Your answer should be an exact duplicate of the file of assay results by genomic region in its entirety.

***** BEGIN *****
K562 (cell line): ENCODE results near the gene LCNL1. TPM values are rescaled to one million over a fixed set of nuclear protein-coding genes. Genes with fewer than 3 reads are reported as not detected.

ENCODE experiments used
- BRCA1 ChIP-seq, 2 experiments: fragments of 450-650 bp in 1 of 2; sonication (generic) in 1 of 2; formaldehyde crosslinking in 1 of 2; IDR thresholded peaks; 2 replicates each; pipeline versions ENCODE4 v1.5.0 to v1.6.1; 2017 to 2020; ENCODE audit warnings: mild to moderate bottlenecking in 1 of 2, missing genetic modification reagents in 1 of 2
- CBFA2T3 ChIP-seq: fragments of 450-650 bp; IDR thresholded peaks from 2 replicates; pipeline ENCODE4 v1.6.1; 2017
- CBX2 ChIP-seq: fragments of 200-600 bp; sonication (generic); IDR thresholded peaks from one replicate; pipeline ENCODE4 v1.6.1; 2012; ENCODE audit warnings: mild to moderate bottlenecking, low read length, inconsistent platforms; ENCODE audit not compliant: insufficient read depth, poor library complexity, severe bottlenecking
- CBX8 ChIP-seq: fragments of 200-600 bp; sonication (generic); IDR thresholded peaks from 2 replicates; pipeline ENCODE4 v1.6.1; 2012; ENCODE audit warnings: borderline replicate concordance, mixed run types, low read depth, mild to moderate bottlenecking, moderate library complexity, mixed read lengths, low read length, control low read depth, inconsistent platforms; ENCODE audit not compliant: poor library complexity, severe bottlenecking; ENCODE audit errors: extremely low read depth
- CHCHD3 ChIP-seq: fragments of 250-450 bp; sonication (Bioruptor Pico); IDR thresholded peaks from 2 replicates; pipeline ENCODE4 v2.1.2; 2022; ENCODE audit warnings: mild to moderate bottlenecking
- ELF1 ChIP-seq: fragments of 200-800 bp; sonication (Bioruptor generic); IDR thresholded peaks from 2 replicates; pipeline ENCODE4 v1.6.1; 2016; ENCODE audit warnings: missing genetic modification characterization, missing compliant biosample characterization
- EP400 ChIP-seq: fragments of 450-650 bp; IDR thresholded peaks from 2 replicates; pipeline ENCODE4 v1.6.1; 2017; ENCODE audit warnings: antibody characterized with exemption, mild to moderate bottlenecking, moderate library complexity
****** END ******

K562 (cell line): ENCODE results near the gene LCNL1. TPM values are rescaled to one million over a fixed set of nuclear protein-coding genes. Genes with fewer than 3 reads are reported as not detected.

ENCODE experiments used
- BRCA1 ChIP-seq, 2 experiments: fragments of 450-650 bp in 1 of 2; sonication (generic) in 1 of 2; formaldehyde crosslinking in 1 of 2; IDR thresholded peaks; 2 replicates each; pipeline versions ENCODE4 v1.5.0 to v1.6.1; 2017 to 2020; ENCODE audit warnings: mild to moderate bottlenecking in 1 of 2, missing genetic modification reagents in 1 of 2
- CBFA2T3 ChIP-seq: fragments of 450-650 bp; IDR thresholded peaks from 2 replicates; pipeline ENCODE4 v1.6.1; 2017
- CBX2 ChIP-seq: fragments of 200-600 bp; sonication (generic); IDR thresholded peaks from one replicate; pipeline ENCODE4 v1.6.1; 2012; ENCODE audit warnings: mild to moderate bottlenecking, low read length, inconsistent platforms; ENCODE audit not compliant: insufficient read depth, poor library complexity, severe bottlenecking
- CBX8 ChIP-seq: fragments of 200-600 bp; sonication (generic); IDR thresholded peaks from 2 replicates; pipeline ENCODE4 v1.6.1; 2012; ENCODE audit warnings: borderline replicate concordance, mixed run types, low read depth, mild to moderate bottlenecking, moderate library complexity, mixed read lengths, low read length, control low read depth, inconsistent platforms; ENCODE audit not compliant: poor library complexity, severe bottlenecking; ENCODE audit errors: extremely low read depth
- CHCHD3 ChIP-seq: fragments of 250-450 bp; sonication (Bioruptor Pico); IDR thresholded peaks from 2 replicates; pipeline ENCODE4 v2.1.2; 2022; ENCODE audit warnings: mild to moderate bottlenecking
- ELF1 ChIP-seq: fragments of 200-800 bp; sonication (Bioruptor generic); IDR thresholded peaks from 2 replicates; pipeline ENCODE4 v1.6.1; 2016; ENCODE audit warnings: missing genetic modification characterization, missing compliant biosample characterization
- EP400 ChIP-seq: fragments of 450-650 bp; IDR thresholded peaks from 2 replicates; pipeline ENCODE4 v1.6.1; 2017; ENCODE audit warnings: antibody characterized with exemption, mild to moderate bottlenecking, moderate library complexity